Today, in the Baltic Times, the editor discusses the hand wringing going on over the big question. Will the aged Arnold Rüütel run for another five years? He has hinted no, or has he? Who knows? But the editor makes it obvious that he is for having direct elections of presidents, rather than this political king making that goes on in the Riigikogu every five years.
But are politicians capable of agreeing on one candidate? Last time around they couldn’t. This year it appears the right-wing forces, having mulled over the mistakes of 2001, are determined to set aside differences and come up with one individual. The People’s Union, the center-left party Ruutel once belonged to, has already voiced support for a second term, while the Center Party is likely to support him as well since the other political groups will not bother entertaining the concept of a Center Party president (which could only be Edgar Savisaar). That leaves the Reformists, Res Publica, Pro Patria Union, the Social Democrats and several other MPs to give Estonia a young president. Which is to say there’s another reason why presidents should be elected directly by the people.
The editor at BT is responsible, but even he has an opinion. That's what editorials are for. And I do too. I mean I think I'd be unbiased enough to cover politics. I am not sure whether it will be the Reform Party or the Social Dems that makes sure there is a new toilet in every home in Estonia (my measure of economic success). But I still mince my words because, deep down, as a journalist, I am afraid to tell people what I really think. I have developed the tell tale signs of professional journalism - the ability to listen to people without actually caring what they say, the ability to write polite letters to critics while at the same time telling them to go fuck themselves, and, of course, the ability to find redeemable traits in the most deplorable human beings, just to "balance" the record.
And because journalism pays the rent and fills my gut, I don't want to rock the boat. I'll never, for example, be fit for public office with my forays into pre-marital sex, soft drugs, and leftist student organizations (well, maybe I could get elected in France, like communist youth turned snail-sucking conservative, Jacques Chirac). But because of my profession I feel that I am somehow set outside the debates of the day. I have willingly chosen a path that I could follow without having any opinion. And what's the fun in that?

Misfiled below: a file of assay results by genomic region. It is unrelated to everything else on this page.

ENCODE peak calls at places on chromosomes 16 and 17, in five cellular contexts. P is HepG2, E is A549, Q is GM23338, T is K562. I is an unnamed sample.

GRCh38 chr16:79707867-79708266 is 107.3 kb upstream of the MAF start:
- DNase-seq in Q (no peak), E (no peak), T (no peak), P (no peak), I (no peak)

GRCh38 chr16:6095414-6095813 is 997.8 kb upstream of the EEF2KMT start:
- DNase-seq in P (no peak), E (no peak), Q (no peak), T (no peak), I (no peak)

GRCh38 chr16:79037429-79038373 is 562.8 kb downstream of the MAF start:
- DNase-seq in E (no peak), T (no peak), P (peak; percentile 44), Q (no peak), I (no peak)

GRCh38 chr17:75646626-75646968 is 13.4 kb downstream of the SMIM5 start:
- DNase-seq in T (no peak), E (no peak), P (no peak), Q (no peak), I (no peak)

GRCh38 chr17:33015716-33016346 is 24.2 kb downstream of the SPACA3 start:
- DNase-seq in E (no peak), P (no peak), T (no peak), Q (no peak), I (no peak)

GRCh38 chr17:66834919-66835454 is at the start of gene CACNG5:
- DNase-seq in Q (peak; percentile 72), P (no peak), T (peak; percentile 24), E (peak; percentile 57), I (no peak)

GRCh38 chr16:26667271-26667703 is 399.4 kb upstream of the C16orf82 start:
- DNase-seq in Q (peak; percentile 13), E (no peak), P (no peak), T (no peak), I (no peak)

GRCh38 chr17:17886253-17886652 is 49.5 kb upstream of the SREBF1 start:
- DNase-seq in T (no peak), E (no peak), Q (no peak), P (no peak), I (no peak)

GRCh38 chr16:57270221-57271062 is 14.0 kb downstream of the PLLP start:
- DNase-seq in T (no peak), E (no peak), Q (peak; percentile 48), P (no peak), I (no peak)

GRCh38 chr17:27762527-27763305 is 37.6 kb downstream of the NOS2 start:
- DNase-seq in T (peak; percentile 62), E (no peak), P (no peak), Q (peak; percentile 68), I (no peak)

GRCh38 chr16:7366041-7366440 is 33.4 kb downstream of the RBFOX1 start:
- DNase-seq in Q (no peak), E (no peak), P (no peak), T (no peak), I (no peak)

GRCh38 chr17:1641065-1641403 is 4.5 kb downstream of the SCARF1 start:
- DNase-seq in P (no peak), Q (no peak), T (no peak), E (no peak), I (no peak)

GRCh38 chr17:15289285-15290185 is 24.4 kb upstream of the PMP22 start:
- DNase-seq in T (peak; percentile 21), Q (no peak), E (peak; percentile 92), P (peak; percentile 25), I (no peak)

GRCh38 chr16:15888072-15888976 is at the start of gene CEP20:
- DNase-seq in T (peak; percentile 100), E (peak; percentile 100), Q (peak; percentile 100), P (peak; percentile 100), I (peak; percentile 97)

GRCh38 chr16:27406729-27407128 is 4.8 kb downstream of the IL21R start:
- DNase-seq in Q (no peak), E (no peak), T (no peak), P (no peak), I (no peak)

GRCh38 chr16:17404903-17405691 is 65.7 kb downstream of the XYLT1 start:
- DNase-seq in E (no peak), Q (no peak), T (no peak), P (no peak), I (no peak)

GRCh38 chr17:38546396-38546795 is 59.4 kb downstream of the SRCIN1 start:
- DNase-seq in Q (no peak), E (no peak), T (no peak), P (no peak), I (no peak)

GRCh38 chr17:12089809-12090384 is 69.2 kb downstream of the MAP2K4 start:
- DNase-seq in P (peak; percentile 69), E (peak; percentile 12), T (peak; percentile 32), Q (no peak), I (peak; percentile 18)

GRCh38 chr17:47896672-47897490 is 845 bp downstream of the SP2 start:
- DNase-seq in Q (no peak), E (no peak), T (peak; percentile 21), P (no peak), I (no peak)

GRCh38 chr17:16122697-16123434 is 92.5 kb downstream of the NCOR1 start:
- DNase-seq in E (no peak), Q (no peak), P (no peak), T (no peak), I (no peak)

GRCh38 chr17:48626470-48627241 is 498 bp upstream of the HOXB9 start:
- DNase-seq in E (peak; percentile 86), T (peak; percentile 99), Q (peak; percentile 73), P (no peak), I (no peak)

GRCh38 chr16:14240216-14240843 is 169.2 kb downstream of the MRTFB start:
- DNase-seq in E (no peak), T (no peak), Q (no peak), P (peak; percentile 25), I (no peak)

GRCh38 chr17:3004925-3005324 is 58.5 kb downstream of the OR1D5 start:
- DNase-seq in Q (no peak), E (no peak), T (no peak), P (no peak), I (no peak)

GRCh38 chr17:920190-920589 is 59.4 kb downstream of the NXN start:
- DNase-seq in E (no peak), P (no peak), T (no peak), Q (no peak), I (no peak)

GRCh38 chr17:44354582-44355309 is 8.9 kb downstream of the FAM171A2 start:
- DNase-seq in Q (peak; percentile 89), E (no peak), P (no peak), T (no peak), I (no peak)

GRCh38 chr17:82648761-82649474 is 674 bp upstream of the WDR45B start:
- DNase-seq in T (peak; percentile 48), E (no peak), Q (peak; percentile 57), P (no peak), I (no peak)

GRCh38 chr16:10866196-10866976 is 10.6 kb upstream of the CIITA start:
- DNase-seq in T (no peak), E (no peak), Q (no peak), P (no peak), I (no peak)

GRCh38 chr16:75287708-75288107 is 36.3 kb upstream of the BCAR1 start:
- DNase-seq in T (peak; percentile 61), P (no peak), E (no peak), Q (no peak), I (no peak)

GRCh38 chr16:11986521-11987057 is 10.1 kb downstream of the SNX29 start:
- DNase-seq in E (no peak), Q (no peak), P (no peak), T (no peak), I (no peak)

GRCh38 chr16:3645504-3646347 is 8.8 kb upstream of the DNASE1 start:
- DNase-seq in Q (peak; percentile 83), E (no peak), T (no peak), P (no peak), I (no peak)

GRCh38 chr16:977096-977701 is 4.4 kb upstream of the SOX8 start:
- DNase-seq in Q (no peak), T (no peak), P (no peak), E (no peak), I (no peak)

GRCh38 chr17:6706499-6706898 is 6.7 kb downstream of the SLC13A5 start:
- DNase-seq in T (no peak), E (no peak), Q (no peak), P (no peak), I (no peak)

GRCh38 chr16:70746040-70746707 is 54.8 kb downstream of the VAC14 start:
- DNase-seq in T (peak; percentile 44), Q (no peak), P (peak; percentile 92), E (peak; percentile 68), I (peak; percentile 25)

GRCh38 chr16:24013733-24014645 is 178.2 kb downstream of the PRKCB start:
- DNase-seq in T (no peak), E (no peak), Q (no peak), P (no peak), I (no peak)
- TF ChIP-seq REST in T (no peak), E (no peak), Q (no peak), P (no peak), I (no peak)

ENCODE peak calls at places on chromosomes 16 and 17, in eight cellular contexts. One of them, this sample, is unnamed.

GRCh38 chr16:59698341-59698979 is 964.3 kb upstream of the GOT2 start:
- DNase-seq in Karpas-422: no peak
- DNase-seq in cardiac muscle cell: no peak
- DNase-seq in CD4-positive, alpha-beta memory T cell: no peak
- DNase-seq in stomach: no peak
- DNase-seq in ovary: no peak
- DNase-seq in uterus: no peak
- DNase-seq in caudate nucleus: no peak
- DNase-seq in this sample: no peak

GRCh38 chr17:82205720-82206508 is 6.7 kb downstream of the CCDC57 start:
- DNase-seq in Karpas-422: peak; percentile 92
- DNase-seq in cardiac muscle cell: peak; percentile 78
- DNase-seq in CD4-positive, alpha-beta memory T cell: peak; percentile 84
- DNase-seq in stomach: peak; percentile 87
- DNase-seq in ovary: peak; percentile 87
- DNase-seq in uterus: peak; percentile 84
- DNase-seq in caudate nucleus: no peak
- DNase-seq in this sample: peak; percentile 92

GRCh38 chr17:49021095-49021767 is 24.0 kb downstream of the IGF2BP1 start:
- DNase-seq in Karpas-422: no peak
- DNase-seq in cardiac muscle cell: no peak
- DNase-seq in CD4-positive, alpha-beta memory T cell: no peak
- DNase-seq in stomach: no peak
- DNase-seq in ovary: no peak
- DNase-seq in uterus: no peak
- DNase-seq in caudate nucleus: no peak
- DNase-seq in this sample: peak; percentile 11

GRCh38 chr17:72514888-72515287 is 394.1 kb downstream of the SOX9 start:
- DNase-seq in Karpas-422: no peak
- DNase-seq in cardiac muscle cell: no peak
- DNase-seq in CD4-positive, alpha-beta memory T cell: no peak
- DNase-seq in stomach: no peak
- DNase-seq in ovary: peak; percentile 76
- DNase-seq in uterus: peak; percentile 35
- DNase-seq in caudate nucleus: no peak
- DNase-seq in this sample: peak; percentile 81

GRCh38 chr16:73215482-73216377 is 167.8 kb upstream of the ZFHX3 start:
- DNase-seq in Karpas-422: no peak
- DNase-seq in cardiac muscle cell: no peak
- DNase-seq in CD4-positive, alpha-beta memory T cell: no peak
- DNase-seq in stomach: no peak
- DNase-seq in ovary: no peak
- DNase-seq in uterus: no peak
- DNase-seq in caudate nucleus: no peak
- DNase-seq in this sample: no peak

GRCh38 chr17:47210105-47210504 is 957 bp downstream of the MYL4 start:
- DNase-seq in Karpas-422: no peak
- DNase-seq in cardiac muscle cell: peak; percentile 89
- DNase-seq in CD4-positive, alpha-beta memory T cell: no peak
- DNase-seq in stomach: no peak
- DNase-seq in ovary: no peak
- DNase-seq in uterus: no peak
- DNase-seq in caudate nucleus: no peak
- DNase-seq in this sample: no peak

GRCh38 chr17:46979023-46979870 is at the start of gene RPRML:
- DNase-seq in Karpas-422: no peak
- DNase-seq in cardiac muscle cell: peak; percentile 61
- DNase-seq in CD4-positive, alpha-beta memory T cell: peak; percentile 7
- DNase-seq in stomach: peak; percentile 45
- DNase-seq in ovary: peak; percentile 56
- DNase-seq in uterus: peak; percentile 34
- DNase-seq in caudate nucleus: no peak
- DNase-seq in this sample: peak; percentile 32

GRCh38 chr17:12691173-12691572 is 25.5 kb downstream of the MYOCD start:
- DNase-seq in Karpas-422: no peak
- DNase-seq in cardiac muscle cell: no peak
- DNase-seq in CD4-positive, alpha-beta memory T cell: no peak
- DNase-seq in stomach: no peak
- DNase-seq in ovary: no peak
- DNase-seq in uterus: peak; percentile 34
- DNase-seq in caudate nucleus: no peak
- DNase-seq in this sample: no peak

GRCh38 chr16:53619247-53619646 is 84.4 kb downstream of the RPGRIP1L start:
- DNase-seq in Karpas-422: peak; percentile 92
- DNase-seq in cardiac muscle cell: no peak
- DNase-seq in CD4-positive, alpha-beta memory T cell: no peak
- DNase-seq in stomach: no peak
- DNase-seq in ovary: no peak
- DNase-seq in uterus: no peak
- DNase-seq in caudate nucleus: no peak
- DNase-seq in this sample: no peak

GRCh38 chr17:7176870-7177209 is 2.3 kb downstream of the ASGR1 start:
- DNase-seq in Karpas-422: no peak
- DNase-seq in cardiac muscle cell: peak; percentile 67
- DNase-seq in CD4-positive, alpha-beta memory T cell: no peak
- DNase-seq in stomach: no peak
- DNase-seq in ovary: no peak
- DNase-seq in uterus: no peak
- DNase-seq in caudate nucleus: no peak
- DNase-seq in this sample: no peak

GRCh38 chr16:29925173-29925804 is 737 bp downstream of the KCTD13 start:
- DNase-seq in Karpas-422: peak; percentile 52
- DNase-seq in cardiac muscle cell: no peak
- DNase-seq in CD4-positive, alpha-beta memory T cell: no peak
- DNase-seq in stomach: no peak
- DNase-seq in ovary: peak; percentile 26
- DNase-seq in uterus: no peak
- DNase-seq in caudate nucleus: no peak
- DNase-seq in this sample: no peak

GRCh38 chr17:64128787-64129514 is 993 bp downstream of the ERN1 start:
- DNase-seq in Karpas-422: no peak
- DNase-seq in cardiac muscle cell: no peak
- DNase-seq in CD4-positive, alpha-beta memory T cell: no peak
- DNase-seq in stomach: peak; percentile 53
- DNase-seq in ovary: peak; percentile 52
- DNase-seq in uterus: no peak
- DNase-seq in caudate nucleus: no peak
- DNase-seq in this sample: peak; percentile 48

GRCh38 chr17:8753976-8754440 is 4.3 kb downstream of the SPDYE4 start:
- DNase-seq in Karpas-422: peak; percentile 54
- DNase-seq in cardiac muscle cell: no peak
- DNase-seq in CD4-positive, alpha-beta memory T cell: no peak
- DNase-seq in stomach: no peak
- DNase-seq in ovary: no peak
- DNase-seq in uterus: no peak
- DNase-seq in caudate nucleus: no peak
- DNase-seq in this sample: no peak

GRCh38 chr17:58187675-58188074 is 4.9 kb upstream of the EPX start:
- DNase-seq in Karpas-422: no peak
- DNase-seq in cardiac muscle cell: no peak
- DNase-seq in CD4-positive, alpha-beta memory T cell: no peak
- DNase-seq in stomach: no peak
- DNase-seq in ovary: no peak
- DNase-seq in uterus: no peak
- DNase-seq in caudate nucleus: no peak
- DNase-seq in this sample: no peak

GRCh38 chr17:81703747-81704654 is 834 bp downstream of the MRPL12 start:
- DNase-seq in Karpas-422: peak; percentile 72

Some journalists agree. Lou Dobbs over at CNN clearly hates illegal immigration. He's nasty angry. I expect his head to explode at any moment. And every journalist on FOX is working for the Republican Party. They don't care. But as journalists we are told that we should be neutral - and the best journalists seem to be just that. When NBC's Dick Gregory gets in a tiff with White House Press Secretary Scott McClellan, it's most often because Scotty is being obtuse, not because of policy.
I saw students grapple with this in school. And I have worked with some of the most ideological characters you'll meet, many whom unabashedly supported candidate X or candidate Y in the last election. I support candidates, though not that strongly, as I have a soul and politics leaves me feeling dirty. And, for some reason, my work has numbed me to having deep, passionate feelings about important issues. Or maybe it's just me. Like I know things in Iraq aren't going well, I know my president sucks on the same level that james Buchanan or Herbert Hoover sucked. But I am still not that angry about it. I am unnervingly laconic about the whole reality of Earth traveling slowly to hell in a handbasket. Is it just me or is it my job? I walk the line.